Sure, it gets cold where you come from. You go to the store, try on a light jacked – and it gets too warm for you. You feel that you must immediately take it down. If it’s too warm here, surely it’ll be adequate in winter wonderland, you might think.
Always assume that if you’ve spent your entire life in sunshine land, you will likely have no clue at all what cold really means.
Prepare in advance. Ask for the warmest clothes they have. Go to stores geared for military or travel audience and ask for the warmest clothes they have. The warmest clothes they have.
Buy clothes when winter clothes are available
Be sure to go during whatever winter you have, or when it’s winter in popular ski destinations for your surrounding. If everyone in your town is buying packages to go skiing in Argentina, you’ll want to buy during the southern hemisphere’s winter. Yet if everyone in your town is going on ski vacations to Canada or Europe, you’ll want to buy during the northern hemisphere’s winter.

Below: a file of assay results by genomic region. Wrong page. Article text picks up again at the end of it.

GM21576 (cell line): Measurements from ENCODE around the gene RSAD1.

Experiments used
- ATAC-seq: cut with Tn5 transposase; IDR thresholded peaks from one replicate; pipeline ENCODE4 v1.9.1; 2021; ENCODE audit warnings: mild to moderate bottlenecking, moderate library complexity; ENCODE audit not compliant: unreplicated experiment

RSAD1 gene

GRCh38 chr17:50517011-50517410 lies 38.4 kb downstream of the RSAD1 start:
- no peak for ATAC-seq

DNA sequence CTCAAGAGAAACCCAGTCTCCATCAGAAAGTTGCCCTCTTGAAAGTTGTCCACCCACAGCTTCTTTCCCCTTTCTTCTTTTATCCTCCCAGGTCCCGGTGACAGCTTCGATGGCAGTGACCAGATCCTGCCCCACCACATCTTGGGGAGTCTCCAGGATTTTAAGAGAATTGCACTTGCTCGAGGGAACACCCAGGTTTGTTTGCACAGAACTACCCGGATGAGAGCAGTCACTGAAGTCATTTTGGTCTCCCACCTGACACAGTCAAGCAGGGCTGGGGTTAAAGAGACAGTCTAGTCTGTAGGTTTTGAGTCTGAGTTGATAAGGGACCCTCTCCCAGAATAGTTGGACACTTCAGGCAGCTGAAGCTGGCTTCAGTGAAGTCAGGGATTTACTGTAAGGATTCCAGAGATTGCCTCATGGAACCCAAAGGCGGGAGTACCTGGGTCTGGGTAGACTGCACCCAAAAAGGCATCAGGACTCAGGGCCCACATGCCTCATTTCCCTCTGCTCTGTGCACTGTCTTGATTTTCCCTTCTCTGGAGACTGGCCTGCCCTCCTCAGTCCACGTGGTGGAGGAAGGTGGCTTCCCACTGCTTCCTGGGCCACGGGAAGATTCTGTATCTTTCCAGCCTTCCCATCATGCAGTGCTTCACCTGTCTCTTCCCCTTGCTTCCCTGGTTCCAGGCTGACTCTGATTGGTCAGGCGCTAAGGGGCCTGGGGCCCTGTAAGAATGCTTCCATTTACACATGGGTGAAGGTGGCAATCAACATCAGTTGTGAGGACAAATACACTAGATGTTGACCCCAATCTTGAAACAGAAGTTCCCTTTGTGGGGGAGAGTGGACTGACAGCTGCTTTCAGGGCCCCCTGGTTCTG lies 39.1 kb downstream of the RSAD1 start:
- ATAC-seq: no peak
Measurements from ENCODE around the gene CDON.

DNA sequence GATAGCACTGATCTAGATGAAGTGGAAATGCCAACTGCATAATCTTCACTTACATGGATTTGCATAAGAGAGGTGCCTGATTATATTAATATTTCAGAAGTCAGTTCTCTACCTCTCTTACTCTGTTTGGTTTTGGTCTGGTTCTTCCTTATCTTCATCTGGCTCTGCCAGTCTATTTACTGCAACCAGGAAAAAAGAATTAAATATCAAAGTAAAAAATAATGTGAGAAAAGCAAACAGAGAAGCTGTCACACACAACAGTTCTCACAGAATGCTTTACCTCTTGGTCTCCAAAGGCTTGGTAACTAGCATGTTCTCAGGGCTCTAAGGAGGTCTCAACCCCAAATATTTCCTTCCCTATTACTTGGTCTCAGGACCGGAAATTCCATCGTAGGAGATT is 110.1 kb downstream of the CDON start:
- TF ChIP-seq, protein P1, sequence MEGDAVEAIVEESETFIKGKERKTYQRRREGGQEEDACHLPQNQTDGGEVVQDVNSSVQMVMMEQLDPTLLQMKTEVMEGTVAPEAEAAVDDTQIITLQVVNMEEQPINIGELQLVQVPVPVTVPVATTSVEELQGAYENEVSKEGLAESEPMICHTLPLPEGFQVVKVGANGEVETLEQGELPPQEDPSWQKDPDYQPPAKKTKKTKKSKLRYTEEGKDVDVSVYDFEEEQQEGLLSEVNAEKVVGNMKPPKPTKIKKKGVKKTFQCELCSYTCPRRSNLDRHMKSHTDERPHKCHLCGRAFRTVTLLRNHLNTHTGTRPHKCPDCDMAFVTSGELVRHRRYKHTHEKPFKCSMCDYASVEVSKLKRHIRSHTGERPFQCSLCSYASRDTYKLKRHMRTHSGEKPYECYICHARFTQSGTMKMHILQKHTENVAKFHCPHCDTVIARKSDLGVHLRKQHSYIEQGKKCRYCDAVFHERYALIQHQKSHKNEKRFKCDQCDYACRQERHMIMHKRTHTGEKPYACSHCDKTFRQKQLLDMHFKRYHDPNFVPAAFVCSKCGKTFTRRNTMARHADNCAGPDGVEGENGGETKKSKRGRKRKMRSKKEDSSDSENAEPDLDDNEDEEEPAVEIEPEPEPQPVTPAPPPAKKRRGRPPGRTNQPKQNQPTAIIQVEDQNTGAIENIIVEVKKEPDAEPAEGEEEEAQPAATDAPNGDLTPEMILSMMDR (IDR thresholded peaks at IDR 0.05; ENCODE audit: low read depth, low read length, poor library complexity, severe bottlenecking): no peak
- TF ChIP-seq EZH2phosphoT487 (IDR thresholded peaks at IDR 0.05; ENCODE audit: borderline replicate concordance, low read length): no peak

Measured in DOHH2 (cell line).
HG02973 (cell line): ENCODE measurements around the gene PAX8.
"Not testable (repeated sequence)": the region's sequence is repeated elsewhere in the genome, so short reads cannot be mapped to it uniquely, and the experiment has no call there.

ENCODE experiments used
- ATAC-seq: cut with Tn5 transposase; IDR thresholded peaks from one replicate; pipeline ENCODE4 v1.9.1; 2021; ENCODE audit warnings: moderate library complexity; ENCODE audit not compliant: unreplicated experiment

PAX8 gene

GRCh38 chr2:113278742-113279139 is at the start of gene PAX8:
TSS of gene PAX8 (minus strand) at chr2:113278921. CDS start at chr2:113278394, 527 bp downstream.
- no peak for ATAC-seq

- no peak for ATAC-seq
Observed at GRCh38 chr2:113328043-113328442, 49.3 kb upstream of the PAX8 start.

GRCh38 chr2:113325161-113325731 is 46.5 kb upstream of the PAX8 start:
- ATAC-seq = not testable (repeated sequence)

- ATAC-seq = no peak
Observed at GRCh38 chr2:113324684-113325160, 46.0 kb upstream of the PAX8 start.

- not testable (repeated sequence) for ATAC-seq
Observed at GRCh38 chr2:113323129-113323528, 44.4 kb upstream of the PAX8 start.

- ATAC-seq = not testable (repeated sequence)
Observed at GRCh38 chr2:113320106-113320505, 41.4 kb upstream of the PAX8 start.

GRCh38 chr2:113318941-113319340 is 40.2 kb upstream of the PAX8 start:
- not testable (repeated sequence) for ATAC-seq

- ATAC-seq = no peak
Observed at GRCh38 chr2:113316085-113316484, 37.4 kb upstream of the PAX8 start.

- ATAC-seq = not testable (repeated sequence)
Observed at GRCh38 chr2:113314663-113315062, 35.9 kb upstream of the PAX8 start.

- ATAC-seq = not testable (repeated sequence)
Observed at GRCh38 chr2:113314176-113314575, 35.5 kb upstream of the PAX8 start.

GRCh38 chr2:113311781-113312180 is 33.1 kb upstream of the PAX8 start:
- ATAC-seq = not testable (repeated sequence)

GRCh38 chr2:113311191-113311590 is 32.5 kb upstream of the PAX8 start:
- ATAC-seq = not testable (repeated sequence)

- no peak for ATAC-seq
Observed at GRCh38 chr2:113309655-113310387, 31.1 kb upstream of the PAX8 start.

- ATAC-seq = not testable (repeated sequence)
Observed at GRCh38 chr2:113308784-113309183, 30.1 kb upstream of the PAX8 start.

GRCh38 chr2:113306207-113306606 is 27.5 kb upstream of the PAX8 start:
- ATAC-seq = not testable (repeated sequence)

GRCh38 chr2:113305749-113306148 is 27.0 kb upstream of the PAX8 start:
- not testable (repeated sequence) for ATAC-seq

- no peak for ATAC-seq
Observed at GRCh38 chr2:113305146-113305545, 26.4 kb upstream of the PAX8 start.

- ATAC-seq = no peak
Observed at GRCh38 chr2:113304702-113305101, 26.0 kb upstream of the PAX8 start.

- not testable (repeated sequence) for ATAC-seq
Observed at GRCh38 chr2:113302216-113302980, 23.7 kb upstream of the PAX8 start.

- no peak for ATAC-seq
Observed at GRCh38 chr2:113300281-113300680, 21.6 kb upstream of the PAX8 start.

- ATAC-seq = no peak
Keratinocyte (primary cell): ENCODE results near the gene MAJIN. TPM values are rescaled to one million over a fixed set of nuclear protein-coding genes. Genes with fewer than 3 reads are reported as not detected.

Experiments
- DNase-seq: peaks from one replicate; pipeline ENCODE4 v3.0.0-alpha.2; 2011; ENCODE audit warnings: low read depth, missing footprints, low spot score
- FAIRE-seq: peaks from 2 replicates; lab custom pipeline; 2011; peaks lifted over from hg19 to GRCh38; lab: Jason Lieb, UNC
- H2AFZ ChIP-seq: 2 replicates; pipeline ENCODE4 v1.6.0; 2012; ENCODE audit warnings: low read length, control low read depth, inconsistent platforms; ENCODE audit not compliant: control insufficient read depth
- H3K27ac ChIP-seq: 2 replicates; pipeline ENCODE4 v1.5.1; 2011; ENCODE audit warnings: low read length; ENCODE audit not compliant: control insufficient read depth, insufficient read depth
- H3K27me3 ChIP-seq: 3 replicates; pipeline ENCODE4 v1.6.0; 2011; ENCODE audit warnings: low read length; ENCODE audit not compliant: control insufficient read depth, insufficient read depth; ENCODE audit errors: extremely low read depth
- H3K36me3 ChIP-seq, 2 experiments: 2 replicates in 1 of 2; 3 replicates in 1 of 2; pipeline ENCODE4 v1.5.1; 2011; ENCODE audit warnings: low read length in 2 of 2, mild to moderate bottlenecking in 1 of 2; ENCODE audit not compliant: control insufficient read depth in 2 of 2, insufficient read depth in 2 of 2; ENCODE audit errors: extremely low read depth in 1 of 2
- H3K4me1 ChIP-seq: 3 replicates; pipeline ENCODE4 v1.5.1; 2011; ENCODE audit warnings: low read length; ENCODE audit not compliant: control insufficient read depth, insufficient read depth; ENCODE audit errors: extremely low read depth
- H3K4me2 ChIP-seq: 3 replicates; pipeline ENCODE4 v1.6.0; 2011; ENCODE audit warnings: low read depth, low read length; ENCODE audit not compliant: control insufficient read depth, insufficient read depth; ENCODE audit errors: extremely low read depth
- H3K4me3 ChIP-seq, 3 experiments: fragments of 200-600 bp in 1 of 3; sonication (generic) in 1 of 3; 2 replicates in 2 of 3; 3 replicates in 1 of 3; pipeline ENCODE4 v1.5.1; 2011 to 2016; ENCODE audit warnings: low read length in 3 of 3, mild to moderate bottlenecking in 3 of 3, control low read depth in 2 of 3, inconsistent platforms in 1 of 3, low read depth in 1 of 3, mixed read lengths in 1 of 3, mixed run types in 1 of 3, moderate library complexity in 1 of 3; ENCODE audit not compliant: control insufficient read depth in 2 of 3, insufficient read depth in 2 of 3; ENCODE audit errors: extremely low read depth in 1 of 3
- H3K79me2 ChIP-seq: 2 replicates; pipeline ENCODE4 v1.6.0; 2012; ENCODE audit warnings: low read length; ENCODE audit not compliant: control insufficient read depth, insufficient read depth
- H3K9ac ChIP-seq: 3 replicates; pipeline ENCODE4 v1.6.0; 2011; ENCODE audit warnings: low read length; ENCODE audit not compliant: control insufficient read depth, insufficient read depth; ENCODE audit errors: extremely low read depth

That’s just when stores will have the biggest selection – and, most importantly, the warmest clothes.
A hat and a scarf can make a real difference
As you walk around with five layers or so, and feel so cold you must run back inside, you might doubt how another little layer could possibly make a difference.
Surprisingly, though, covering your ears (with a goofy hat), your neck and your mouth (with a scarf) could support you in facing those high winds that otherwise prevent you from seeing spectacles of natural wonders.
Don’t knock it ’till you try it.
Go onion style
Outside, it may get colder and colder. Inside, it might get hot. In fact, inner spaces in winter wonderlands are heated up so much, you’ll often see employees wearing very light clothes. Some of them even wear short sleeves.
It might look weird to you as you come in freezing with five pairs of pants and two sets of gloves on you, but after you give yourself time to defrost, you could find yourself grateful for your onion style. Peeling off the warmer layers will be the thing to do – until it’s time to go back outside.
Don’t forget the crampons